The Art of Revision

I am a serial procrastinator. If there is an excuse not to work, I will find it. Perhaps that is why I have rewatched the new, awfully-acted Tracy Beaker twice in a week, or how I have almost exhausted the entire Netflix catalogue. Being constantly reluctant to do anything important, however, has forced me to develop a few exam-preparation tips.

  1. Productive (and much needed) breaks

As the papers and the assortment of mugs on your desk pile up, it is probably a good idea to take heed of the advice on the KitKat wrappers surrounding you, take a break! Though it can often seem as if any time away from your desk is wasted time, directing your attention away from memorising pages of dates and timelines can help them stick in your mind; allow your brain to mull over all you have just learned, and commit it to memory. Taking breaks, as I incessantly remind my parents, is doing work. To help this process, it is better not to go on another mind-numbing TikTok scroll: watching yet another coverage of the Handforth Parish Council meeting, will do little to help your  memory.  For you to be working at your best, you should do something active during those breaks; I have always found reading a novel, doing a puzzle, or watching documentaries to be a few of my favourites.

  1. Talking to yourself

As well as a sure-fire way for your family to think you have gone crazy, talking yourself through the content you have just learned is always a good way for it to stay in your head. Whether it is vocalising those hundreds of essay plans, or rewording your notes in a unique way, talking to yourself will tell you what you really understand, and what may need a second look.

  1. Time lapses

Ashamedly, I am someone who is capable of racking up 16 hours of screen-time on my phone. When it comes to the weeks leading up to an exam, I avoid obsessively scrolling through Twitter, by videoing a timelapse of my revision. Not only is it a strange mark of pride to have an uninterrupted time lapse of work I can boast about, but it keeps the temptation of using my phone at bay. I currently have 37 (and counting!) in my camera roll, and if I ever need some motivation, I’ll replay my oft-forgotten timelapse successes.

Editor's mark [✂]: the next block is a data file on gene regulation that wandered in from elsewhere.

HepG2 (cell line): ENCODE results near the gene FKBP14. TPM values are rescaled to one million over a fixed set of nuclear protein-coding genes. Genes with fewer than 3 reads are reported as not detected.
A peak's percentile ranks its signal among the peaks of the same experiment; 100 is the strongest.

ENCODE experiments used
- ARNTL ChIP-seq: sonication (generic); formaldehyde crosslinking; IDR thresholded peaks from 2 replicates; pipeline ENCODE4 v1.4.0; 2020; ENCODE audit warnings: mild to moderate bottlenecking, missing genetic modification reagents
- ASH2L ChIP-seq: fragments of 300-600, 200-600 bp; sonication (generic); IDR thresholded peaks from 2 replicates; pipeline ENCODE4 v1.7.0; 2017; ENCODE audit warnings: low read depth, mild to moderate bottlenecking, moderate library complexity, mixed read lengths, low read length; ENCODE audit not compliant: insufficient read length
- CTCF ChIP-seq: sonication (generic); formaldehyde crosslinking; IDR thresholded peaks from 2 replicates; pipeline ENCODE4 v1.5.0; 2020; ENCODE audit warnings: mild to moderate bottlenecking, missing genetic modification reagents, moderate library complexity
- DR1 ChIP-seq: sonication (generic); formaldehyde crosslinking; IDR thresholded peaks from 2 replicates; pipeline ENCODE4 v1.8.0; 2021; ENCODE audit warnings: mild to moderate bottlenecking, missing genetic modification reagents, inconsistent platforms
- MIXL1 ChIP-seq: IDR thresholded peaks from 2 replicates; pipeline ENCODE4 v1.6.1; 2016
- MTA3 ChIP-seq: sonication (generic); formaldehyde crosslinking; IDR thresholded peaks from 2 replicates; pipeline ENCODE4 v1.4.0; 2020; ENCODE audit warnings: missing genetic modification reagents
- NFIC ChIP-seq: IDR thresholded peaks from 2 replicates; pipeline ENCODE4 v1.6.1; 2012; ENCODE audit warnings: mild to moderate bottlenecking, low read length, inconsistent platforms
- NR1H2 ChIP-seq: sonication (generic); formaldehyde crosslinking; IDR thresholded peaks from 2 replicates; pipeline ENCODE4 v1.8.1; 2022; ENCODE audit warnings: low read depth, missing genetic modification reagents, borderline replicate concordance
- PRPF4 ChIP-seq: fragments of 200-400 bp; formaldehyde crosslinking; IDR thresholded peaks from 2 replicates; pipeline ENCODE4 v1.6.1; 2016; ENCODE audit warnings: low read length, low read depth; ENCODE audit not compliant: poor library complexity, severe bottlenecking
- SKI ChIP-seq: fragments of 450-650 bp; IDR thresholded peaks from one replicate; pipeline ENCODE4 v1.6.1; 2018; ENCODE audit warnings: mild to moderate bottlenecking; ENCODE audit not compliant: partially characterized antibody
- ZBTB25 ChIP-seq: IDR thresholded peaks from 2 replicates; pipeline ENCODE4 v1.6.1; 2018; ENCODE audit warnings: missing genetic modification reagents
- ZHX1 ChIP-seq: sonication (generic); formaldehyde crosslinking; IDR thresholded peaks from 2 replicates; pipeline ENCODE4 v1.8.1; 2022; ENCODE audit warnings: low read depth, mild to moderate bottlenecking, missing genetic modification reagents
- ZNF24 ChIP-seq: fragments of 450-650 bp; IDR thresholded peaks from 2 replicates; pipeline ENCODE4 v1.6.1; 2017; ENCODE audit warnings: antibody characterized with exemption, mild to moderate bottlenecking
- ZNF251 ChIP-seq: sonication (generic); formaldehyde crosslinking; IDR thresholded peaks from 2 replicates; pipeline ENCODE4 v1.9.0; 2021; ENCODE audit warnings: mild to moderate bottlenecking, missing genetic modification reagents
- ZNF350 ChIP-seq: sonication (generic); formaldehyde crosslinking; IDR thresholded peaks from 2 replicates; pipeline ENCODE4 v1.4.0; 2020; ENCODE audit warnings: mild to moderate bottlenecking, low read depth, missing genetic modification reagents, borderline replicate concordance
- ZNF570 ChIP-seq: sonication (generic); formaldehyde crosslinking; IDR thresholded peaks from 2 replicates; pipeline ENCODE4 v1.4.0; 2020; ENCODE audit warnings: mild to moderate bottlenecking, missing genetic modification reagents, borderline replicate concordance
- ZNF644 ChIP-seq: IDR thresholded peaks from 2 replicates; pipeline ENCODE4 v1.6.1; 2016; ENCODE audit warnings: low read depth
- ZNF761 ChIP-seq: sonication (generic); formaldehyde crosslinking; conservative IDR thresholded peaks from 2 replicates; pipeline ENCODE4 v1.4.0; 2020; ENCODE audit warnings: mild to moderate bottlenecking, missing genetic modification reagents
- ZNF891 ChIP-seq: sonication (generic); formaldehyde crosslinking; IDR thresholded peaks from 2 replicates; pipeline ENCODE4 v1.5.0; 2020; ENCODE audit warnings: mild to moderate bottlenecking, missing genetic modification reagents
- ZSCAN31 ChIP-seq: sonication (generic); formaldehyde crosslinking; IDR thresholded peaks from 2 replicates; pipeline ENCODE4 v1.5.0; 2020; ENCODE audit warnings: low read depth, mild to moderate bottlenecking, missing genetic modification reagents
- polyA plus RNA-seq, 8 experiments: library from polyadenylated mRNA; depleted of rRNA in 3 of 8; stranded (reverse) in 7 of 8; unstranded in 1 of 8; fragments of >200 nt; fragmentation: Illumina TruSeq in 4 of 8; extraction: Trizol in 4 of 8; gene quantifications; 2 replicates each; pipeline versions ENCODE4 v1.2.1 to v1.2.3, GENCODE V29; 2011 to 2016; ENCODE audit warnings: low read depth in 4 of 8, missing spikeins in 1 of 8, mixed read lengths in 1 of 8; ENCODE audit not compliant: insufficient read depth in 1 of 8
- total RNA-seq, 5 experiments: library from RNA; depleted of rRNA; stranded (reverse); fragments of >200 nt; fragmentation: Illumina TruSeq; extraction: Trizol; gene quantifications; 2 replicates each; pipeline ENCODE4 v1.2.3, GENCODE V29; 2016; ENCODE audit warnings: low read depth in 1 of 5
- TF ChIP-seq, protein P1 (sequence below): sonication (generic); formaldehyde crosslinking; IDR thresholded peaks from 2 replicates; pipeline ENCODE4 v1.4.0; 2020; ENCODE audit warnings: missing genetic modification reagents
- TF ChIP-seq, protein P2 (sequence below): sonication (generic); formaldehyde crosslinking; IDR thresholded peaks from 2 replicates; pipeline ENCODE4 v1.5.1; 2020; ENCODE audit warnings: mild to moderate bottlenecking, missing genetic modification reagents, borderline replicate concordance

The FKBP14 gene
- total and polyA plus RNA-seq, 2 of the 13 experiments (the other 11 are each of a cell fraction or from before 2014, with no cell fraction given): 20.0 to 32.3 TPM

1. Social media blocker

Being such an adept procrastinator, removing my phone as a distraction is only one piece of the puzzle. My computer, on which I do all my work, also presents a flurry of distractions: whether that be a ‘quick’ episode of How I Met Your Mother, or trying not to laugh at the “Top 10 Worst X Factor Auditions (CRINGEY)!” playlist on YouTube. Chrome extensions like, and other social media blockers, can help pull you away from the excitement of 4-chair turn Voice auditions, and force you to focus on those much needed Maths past papers.

  1. Friends and FaceTime

When you can no longer bear to work alone, calling your friends is always a helpful last-resort. Brainstorming essay plans together, or testing each other on the endless steps of transcription, is bound to be more exciting than any work you would do by yourself. It is also a great way to speak to someone who is also going through the stresses and pressures of exams; reminding you that you are not alone in your worries and anxieties.

Unfortunately, now that I have finished writing out my few pieces of exam advice, I can no longer use this blog post as a means of procrastination. I think it may be time for a timelapse, a social media block, and a few past papers.  Good luck!

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